Make sure that your longer training runs, which we looked at in an earlier post, include a few hills along the route. They don’t have to be big hills; gradual inclines will suffice and in some cases will actually be more beneficial. So, within a long run of, say, 6-7 miles you should choose a route that includes at least two decent hills and 2-3 fairly long, steady inclines.
When you take the hill/incline don’t sprint up it just to get it done, but rather take your time to take on the hill and, over time, you will be able to run the hill and still have enough in your legs to carry on running the rest of the course. It’s no good if running up the hill completely takes it out of you and you can’t carry on, so build up your hill running pace gradually over a period of a few weeks.
The second part is to work on some much shorter and steeper hills within your training programme. So, you need to find a fairly “short, steep hill” approx 15-20mins away from your starting point so you can have a steady run to the hill itself. The hill can be a steep road or grass/woodland area, whichever you prefer, but it does have to be quite steep!
This training programme for a steep hill could work like this:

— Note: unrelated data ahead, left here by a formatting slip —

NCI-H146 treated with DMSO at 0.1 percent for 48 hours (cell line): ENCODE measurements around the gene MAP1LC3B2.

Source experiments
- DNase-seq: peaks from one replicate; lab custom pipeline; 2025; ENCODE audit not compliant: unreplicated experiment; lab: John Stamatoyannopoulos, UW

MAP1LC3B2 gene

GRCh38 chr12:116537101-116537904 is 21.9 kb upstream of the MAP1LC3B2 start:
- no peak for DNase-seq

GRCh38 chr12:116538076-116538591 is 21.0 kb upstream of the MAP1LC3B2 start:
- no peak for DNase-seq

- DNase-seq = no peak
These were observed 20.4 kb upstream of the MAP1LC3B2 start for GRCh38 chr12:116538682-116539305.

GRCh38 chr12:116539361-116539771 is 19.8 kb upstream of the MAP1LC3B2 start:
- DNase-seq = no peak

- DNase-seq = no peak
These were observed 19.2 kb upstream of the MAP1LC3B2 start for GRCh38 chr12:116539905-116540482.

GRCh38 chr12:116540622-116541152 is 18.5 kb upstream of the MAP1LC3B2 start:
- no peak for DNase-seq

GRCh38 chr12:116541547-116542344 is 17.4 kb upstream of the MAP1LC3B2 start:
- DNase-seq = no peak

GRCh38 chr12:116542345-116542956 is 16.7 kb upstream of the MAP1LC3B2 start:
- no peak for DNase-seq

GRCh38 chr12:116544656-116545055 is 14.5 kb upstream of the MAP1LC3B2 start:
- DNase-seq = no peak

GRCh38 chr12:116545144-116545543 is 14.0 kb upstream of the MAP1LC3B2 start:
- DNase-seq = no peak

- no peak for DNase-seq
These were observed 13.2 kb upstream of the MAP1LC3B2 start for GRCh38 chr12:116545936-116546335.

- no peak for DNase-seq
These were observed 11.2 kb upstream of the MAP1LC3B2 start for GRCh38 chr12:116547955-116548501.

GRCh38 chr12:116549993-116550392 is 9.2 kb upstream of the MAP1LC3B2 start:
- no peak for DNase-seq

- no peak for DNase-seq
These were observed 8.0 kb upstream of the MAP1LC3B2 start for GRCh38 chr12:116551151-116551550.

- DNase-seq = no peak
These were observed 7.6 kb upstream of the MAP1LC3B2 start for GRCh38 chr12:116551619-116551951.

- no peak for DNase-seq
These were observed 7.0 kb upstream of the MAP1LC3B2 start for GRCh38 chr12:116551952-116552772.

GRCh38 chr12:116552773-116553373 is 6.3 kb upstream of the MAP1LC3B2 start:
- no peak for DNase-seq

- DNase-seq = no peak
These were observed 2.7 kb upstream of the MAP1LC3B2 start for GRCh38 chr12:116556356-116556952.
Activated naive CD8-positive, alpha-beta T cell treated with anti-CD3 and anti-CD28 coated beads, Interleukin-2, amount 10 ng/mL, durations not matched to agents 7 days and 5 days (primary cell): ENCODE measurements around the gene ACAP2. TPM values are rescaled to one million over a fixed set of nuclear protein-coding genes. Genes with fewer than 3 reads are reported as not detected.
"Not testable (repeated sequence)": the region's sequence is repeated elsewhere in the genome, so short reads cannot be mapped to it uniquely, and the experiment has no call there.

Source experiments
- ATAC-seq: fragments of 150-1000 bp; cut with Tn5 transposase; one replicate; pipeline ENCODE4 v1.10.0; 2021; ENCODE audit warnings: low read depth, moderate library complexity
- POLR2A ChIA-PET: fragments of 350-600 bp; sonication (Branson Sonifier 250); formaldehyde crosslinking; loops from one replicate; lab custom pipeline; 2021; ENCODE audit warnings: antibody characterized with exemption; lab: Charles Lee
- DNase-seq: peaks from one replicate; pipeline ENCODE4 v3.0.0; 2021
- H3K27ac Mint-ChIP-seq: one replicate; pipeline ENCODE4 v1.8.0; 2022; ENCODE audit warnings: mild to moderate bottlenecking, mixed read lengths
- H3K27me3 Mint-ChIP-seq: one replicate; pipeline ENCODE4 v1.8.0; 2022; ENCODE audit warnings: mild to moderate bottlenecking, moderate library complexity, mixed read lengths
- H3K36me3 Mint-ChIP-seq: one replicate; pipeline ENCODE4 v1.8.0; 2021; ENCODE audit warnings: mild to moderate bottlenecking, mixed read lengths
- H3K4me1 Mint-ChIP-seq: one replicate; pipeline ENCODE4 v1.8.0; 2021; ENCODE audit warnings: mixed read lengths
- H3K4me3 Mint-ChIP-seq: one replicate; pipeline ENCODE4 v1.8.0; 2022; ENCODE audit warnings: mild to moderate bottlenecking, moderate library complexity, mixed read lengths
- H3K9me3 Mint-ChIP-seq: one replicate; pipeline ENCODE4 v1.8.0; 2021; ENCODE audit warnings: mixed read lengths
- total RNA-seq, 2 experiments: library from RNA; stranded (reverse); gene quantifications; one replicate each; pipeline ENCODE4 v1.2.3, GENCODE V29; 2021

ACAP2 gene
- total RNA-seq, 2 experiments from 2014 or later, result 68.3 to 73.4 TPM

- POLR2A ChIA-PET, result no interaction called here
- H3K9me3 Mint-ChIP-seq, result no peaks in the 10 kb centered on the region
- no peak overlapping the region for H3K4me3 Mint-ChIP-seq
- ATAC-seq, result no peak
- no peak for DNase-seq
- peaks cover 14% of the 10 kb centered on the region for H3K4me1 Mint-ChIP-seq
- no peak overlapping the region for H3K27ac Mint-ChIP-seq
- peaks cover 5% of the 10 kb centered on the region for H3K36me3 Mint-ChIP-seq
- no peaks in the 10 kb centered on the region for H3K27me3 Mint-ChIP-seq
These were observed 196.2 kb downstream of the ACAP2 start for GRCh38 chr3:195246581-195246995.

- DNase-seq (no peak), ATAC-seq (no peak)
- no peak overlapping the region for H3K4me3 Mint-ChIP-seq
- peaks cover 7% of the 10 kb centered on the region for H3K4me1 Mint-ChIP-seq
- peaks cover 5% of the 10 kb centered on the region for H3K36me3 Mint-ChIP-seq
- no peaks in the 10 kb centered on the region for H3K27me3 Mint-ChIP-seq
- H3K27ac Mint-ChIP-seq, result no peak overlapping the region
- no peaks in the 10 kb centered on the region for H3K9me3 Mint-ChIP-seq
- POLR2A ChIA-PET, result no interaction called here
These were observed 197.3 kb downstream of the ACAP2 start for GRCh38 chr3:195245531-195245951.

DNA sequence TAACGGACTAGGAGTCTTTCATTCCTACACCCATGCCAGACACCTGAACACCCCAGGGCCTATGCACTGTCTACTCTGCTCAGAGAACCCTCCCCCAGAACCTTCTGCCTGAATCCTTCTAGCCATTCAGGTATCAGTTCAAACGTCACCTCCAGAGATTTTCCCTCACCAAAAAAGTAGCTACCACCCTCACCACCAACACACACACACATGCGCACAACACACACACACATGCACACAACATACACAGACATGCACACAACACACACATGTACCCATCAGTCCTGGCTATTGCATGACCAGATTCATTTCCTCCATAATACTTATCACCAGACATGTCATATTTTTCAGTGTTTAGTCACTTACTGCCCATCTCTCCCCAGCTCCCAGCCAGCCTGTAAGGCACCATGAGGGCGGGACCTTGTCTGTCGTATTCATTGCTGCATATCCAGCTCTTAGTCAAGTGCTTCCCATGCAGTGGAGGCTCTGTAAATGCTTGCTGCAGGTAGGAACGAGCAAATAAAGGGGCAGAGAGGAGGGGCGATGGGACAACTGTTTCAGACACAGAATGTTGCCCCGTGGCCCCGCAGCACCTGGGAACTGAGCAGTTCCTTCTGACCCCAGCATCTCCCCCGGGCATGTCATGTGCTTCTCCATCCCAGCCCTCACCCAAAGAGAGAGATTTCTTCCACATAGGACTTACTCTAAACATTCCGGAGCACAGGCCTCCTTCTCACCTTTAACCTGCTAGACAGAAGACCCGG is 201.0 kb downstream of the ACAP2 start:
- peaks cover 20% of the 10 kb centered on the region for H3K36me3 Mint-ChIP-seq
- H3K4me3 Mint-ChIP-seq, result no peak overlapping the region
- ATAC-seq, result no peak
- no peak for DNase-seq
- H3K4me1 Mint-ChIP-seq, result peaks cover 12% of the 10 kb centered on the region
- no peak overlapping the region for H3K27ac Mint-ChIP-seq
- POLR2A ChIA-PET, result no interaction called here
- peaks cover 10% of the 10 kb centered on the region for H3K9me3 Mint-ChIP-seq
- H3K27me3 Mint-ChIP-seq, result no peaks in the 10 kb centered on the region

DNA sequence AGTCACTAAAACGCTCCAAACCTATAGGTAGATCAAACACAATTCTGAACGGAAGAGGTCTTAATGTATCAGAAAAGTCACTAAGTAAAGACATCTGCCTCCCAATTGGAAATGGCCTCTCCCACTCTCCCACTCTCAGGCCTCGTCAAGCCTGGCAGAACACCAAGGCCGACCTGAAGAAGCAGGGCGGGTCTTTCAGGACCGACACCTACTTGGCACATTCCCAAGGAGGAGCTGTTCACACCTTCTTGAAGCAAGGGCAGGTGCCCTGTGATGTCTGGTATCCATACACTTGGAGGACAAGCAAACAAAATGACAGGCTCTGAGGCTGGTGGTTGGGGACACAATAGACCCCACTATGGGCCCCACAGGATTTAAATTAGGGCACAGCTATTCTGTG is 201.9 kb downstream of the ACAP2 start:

- Start at the bottom of the hill and sprint up the hill for approx 35-45 secs
- Make a note of where you finish after a max 45 sec sprint (house number, bench or lampost etc)
- Stop at this point, turn round or cross the road and jog slowly back down to your starting point.
- At the starting point sprint back up again, stopping at your reference point (house number, bench or lampost etc) recording your time on a stopwatch. Jog slowly back down to your start point.
- Repeat this 6-10 times aiming to produce the same time every time ie if your first sprint takes you 42 secs aim to make sure all 6-10 sprints are 42secs
- Once you have done your 6-10 hill sprints jog back home
Over a number of weeks you should be able to increase the number of hill sprints in each session from 6, in the first instance, up to a maximum of 10 each time.
So, that’s the hill training for you! Hill training is really tough but if you can stick at it (especially if your race day course is flat) then you will reap the rewards come race day.
So, there you are, you now have a complete guide to training for a half marathon. Over the last few weeks we have looked at all aspects of your training :
- Upper Body gym work
- Lower Body gym work
- Core work
- Warm up drills
- Endurance runs
- Interval training
- Hill training
If you would like to discuss how we can help you with a bespoke training package then please don’t hesitate to get in touch for a free no-obligation consultation.